An employer or another interested party might perform a background check to screen a person’s criminal history (i.e., arrests and convictions for misdemeanor or felony offenses). Background checks gather data from several sources, including your criminal and driving records.
Your criminal history will not include arrests that did not lead to conviction, convictions dated more than seven years prior, convictions for which you received a pardon, arrests leading to completion of a diversion program, expunged and sealed convictions, and certain marijuana offenses.
The good news is that California imposes some restrictions on employers when performing background checks. California’s new “ban the box” law prohibits employers from inquiring into your criminal history before offering you conditional employment. This means they can no longer ask the common question: Have you ever been convicted of a felony?
There are several options to clear any negative information that might appear on your background check. One is an expungement, which releases you from any negative consequences of a prior conviction for a misdemeanor and even a felony. You could be entitled to an expungement if you have successfully completed probation or your jail term. Once your conviction is expunged, you no longer need to disclose it to any potential employers.
Another option is a Certificate of Rehabilitation, which is a court order saying you’ve been rehabilitated, or have stayed out of trouble for a defined period of time following your criminal conviction. Though this does not remove your conviction, you can show your certificate to an employer who might otherwise deny your employment.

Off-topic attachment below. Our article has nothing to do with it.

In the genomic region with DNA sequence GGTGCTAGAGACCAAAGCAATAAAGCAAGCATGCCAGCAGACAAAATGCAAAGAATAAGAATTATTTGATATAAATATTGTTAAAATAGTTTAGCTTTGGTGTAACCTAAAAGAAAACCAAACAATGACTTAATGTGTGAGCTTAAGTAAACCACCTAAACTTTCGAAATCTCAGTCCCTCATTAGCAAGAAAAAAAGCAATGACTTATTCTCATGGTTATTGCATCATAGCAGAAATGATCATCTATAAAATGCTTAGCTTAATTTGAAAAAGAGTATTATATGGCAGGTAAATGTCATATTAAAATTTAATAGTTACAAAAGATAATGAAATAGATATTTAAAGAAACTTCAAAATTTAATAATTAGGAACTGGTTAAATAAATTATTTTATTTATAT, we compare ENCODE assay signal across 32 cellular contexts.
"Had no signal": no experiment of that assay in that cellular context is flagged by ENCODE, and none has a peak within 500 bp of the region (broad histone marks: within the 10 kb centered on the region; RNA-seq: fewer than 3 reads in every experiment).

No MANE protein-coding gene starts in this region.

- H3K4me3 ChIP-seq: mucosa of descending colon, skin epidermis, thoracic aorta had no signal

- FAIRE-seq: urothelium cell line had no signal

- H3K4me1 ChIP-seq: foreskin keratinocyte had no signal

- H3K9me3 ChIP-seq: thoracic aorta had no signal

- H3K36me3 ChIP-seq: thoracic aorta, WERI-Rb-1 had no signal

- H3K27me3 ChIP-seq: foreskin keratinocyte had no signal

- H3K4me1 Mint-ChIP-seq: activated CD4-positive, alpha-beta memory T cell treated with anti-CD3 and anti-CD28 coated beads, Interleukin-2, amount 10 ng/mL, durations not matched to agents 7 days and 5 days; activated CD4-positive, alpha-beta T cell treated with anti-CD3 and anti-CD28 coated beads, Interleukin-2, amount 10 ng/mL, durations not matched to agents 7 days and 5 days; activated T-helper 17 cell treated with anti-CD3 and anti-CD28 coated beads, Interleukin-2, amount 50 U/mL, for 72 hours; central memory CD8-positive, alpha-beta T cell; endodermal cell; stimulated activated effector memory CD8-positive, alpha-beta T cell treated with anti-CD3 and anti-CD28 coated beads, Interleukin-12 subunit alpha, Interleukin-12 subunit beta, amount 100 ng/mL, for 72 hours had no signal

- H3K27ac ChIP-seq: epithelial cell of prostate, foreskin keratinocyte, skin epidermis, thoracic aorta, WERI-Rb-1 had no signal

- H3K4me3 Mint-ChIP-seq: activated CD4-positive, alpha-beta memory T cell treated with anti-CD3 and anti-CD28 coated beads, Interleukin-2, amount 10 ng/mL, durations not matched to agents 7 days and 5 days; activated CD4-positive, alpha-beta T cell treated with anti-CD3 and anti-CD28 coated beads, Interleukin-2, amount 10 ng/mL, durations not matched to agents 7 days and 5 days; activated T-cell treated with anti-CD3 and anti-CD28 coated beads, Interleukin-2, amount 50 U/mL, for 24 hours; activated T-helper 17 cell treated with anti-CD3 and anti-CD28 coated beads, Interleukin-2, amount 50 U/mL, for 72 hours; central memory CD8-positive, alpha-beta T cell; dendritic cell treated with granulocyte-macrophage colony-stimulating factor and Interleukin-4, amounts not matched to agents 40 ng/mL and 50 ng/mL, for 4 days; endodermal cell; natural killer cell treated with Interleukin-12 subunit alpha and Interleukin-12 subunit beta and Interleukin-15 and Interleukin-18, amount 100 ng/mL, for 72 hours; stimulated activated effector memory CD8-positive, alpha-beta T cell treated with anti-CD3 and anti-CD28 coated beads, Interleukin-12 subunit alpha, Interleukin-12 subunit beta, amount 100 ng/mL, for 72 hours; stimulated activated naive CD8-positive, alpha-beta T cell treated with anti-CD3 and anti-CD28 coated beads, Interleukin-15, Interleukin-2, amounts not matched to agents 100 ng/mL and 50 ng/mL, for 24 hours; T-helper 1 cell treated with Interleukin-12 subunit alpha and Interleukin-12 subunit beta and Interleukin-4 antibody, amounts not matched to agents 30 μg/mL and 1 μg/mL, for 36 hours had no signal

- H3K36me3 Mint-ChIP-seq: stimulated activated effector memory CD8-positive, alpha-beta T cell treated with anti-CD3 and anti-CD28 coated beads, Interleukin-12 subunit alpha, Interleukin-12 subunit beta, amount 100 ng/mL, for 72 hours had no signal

A governor’s pardon also relieves many of the penalties associated with your conviction and is granted to those who have been rehabilitated after a period of seven to ten years, depending on the crime. It’s unlawful for an employer to gain access to information about a crime that’s been pardoned.
If your criminal record includes juvenile offenses, you can seal those records, meaning the court closes your file and they’re no longer a matter of public record. You can even legally say you do not have a criminal record.
A criminal defense attorney can help you determine the best way to control the information that might appear on your background check. At the Carlos Navarrete Law Firm, we have experience navigating the bureaucratic processes necessary to clear your record. For more information about how we can help with your criminal record, call to schedule a consultation.